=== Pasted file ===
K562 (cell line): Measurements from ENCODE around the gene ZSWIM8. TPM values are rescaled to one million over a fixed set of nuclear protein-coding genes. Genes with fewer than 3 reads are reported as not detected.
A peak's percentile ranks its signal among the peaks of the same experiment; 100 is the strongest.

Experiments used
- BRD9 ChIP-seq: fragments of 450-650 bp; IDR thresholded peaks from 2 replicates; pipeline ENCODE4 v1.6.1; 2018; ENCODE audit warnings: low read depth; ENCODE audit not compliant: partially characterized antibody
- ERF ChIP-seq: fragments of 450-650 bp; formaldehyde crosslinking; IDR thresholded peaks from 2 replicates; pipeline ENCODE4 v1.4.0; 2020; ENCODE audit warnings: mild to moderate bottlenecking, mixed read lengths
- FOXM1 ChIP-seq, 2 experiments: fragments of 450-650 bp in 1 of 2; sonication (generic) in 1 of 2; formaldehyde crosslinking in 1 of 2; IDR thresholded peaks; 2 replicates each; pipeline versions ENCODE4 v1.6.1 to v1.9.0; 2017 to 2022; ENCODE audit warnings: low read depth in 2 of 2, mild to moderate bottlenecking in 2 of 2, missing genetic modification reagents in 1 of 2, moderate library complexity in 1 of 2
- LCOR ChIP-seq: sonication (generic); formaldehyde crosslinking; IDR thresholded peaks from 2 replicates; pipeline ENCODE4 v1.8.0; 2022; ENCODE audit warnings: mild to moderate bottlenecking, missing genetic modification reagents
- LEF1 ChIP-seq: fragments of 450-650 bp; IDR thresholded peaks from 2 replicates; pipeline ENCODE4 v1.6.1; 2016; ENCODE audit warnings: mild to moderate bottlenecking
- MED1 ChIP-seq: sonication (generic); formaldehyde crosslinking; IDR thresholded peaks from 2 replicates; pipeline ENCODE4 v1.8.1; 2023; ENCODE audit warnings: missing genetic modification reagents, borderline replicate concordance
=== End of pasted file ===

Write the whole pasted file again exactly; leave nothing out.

K562 (cell line): Measurements from ENCODE around the gene ZSWIM8. TPM values are rescaled to one million over a fixed set of nuclear protein-coding genes. Genes with fewer than 3 reads are reported as not detected.
A peak's percentile ranks its signal among the peaks of the same experiment; 100 is the strongest.

Experiments used
- BRD9 ChIP-seq: fragments of 450-650 bp; IDR thresholded peaks from 2 replicates; pipeline ENCODE4 v1.6.1; 2018; ENCODE audit warnings: low read depth; ENCODE audit not compliant: partially characterized antibody
- ERF ChIP-seq: fragments of 450-650 bp; formaldehyde crosslinking; IDR thresholded peaks from 2 replicates; pipeline ENCODE4 v1.4.0; 2020; ENCODE audit warnings: mild to moderate bottlenecking, mixed read lengths
- FOXM1 ChIP-seq, 2 experiments: fragments of 450-650 bp in 1 of 2; sonication (generic) in 1 of 2; formaldehyde crosslinking in 1 of 2; IDR thresholded peaks; 2 replicates each; pipeline versions ENCODE4 v1.6.1 to v1.9.0; 2017 to 2022; ENCODE audit warnings: low read depth in 2 of 2, mild to moderate bottlenecking in 2 of 2, missing genetic modification reagents in 1 of 2, moderate library complexity in 1 of 2
- LCOR ChIP-seq: sonication (generic); formaldehyde crosslinking; IDR thresholded peaks from 2 replicates; pipeline ENCODE4 v1.8.0; 2022; ENCODE audit warnings: mild to moderate bottlenecking, missing genetic modification reagents
- LEF1 ChIP-seq: fragments of 450-650 bp; IDR thresholded peaks from 2 replicates; pipeline ENCODE4 v1.6.1; 2016; ENCODE audit warnings: mild to moderate bottlenecking
- MED1 ChIP-seq: sonication (generic); formaldehyde crosslinking; IDR thresholded peaks from 2 replicates; pipeline ENCODE4 v1.8.1; 2023; ENCODE audit warnings: missing genetic modification reagents, borderline replicate concordance